Is the 100-year-old rule fair?
Before 2006, the police could delete eligible records under the old ‘weeding’ guidelines. Individuals could apply for eligible records to be removed and it would seem, in some cases, that eligible records were automatically deleted. However, the process was not systematic and many records that were eligible for deletion were not deleted.
Since 2006, police retain details of all recordable offences until the individual reaches 100 years of age.
On 12 February 2021 the High Court ruled in R(QSA and others) v NPCC (1) and SSHD (2)  EWHC 272 (Admin) against three women who wanted their criminal convictions to be removed from their records and for the 100 years of age rule not to apply. These three women were groomed into sex work as teenagers and all received criminal convictions for Soliciting. They argued that keeping their criminal convictions on the Police National Computer (PNC) permits ongoing discrimination against women and that it is unlawful.
In their ruling, Lord Justice Bean and Mr Justice Garnham said: “In our view, the objective of the 100-year rule, namely to maintain a comprehensive record of convictions, is sufficiently important to the criminal justice system alone to justify interference with the claimants' Article 8 rights (to private and family life).” They went on to make the following comments:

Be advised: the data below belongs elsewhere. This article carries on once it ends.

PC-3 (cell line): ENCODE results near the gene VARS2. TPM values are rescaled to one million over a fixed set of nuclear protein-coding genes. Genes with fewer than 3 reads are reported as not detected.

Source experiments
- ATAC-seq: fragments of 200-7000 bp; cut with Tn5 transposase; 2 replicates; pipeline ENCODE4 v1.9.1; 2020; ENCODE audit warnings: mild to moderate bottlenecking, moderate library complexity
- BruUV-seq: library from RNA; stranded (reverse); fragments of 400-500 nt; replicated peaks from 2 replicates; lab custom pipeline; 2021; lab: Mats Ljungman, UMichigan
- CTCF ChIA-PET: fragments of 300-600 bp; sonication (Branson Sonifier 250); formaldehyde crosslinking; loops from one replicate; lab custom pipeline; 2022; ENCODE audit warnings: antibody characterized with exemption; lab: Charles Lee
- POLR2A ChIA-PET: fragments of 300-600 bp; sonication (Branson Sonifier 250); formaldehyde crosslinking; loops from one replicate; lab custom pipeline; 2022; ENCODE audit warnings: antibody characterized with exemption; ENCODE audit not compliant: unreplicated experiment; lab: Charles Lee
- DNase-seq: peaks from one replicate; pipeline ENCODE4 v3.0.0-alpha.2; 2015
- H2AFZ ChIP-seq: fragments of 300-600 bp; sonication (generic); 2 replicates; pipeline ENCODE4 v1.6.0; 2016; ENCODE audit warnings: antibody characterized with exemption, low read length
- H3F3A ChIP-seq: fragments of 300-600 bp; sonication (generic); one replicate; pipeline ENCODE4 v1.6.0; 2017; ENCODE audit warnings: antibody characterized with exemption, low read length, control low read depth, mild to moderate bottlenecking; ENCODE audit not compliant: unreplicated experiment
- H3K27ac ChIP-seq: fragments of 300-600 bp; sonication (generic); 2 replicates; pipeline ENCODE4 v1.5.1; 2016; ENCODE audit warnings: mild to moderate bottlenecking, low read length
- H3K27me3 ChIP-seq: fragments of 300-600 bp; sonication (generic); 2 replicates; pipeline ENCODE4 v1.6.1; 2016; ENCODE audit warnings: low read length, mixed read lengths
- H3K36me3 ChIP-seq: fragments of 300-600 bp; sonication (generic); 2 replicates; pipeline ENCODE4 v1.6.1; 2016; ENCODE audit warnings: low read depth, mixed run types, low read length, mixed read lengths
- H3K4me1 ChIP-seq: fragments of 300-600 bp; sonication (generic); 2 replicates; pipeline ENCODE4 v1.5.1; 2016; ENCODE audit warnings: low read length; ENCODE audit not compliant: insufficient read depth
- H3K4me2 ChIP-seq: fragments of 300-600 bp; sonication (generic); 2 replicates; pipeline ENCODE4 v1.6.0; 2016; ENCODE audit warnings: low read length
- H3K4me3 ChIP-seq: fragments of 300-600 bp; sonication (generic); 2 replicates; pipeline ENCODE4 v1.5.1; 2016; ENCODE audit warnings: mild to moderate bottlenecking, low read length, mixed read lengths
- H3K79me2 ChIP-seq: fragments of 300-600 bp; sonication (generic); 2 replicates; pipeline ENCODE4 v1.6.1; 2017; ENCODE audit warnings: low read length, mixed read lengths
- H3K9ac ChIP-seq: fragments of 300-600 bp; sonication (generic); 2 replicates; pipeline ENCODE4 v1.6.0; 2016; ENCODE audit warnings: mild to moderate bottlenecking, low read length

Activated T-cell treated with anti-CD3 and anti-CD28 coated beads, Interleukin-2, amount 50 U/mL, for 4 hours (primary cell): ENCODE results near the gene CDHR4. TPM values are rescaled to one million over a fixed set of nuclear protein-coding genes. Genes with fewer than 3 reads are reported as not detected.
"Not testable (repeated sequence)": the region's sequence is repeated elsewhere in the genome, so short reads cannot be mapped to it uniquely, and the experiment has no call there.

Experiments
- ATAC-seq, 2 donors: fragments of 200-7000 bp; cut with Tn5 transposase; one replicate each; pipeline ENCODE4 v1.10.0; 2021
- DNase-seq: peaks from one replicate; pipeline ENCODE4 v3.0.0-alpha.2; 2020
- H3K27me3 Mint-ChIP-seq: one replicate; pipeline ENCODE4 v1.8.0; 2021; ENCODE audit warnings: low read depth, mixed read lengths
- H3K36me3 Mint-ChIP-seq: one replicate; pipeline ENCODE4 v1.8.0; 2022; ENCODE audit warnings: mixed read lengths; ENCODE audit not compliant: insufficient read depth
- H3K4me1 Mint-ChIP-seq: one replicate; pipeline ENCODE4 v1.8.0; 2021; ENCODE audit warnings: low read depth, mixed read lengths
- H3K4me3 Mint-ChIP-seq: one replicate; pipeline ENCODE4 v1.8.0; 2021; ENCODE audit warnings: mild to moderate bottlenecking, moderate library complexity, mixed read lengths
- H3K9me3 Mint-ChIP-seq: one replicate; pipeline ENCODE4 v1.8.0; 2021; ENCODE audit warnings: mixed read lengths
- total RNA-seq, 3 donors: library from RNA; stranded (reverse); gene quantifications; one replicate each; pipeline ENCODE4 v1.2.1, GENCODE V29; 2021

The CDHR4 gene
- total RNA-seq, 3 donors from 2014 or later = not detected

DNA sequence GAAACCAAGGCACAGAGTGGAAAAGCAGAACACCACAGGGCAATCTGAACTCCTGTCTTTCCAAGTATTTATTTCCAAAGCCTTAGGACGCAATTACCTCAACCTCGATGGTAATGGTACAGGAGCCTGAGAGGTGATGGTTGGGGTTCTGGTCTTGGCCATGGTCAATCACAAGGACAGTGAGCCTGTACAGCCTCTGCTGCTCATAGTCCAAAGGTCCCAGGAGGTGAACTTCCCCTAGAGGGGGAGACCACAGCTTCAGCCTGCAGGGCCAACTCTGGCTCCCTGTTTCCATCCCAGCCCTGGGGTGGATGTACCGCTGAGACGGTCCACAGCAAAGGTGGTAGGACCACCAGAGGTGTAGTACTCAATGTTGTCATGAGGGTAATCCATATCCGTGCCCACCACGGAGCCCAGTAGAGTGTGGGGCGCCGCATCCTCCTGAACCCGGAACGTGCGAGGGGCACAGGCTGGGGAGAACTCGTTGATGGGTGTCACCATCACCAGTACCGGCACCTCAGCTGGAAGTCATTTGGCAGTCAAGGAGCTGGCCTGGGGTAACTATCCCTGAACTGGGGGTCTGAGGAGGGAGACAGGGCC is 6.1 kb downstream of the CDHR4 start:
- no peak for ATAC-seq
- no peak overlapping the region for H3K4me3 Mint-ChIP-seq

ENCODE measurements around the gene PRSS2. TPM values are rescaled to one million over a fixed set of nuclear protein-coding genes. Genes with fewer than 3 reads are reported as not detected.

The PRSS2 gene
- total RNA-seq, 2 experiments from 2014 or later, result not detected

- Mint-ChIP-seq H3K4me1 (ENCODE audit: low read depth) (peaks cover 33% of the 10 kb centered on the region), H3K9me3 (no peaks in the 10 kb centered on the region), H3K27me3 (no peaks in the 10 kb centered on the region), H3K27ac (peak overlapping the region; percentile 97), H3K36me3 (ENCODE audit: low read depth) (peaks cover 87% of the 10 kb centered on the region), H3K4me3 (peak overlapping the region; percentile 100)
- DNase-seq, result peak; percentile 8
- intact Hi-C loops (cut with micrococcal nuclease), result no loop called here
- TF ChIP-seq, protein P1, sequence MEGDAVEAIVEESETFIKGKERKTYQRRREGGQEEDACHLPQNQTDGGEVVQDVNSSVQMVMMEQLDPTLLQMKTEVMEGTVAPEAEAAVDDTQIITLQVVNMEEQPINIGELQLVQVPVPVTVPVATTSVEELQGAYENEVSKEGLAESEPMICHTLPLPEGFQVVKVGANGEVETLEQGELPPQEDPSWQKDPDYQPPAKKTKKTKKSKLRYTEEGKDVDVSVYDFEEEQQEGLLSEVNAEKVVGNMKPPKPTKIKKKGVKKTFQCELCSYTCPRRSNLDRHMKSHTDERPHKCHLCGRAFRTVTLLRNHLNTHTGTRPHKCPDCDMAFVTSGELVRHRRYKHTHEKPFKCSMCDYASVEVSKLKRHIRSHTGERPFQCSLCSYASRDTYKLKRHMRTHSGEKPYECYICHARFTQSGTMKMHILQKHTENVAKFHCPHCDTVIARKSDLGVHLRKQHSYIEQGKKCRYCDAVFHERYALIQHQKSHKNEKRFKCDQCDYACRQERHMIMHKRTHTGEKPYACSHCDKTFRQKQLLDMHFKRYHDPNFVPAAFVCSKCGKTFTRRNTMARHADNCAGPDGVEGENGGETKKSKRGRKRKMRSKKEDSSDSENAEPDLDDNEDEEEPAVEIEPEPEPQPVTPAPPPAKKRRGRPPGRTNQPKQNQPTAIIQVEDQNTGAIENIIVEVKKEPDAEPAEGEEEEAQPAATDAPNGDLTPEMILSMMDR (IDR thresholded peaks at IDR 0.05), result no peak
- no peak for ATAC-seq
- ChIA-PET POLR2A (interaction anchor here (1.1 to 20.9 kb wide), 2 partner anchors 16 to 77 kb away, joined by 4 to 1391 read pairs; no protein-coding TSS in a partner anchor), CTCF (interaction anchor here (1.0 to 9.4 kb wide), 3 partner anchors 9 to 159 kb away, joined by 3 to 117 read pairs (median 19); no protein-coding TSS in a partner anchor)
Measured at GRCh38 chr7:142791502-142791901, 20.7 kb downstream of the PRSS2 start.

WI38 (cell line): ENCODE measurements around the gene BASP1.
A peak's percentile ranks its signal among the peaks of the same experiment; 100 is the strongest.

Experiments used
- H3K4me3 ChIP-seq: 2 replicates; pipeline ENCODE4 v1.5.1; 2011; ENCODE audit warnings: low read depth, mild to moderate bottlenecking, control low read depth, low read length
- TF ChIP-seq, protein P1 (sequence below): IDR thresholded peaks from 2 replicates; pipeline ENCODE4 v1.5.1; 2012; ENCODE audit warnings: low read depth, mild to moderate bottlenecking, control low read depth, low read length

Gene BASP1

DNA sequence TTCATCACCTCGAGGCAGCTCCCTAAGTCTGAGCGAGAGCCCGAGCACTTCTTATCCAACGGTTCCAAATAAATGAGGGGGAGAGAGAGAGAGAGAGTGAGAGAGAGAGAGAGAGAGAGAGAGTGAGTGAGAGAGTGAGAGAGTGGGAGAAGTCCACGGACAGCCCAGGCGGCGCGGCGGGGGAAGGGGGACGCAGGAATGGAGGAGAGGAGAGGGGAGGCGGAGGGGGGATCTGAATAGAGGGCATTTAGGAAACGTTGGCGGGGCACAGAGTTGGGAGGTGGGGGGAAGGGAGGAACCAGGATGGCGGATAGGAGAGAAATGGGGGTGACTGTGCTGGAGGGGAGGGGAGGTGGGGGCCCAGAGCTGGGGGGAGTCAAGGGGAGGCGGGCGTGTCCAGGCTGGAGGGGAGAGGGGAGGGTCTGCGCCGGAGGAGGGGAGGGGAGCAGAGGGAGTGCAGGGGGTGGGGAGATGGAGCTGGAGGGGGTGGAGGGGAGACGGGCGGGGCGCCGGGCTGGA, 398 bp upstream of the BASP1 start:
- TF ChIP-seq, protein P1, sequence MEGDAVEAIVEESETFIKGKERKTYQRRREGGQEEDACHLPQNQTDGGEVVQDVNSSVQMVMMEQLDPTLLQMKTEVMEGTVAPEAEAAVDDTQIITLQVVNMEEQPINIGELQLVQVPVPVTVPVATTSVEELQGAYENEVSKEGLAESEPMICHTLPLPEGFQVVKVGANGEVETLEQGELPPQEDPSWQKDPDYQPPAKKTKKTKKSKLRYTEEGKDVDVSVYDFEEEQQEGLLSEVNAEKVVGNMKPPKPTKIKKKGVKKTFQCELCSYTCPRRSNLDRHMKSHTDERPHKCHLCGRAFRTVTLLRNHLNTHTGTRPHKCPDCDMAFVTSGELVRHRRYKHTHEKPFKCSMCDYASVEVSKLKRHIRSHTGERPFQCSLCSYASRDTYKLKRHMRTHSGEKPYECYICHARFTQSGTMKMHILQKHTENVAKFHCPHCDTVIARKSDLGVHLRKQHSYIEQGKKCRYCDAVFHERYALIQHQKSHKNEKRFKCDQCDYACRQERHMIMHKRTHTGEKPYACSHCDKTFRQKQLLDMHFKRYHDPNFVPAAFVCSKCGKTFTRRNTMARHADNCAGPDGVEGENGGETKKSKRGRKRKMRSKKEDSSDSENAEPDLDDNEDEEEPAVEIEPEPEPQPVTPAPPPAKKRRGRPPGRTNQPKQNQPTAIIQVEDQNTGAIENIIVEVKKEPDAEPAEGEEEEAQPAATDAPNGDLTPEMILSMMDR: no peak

“We accept without hesitation that all three claimants are greatly disturbed by the knowledge that their convictions... continue to be recorded when they have all been of good character for decades.”
“And we accept that it is a feature of the PNC arrangements that there is no provision for a record of conviction to be deleted absent exceptional circumstances.”
But they added that “government agencies have a genuine and pressing need to access a comprehensive record of criminal convictions.”
Lord Justice Bean and Mr Justice Garnham said: “The possibility that those records were incomplete would to a significant extent undermine that value.” and “The removal of even a single recordable offence would mean that the PNC could not be relied upon as containing a complete record of any individual's convictions.”
The court concluded that it was 'clear that the public interest in the maintenance of a comprehensive record of convictions far outweighs the personal interest of the claimants in deleting from the PNC records the fact of their past convictions'.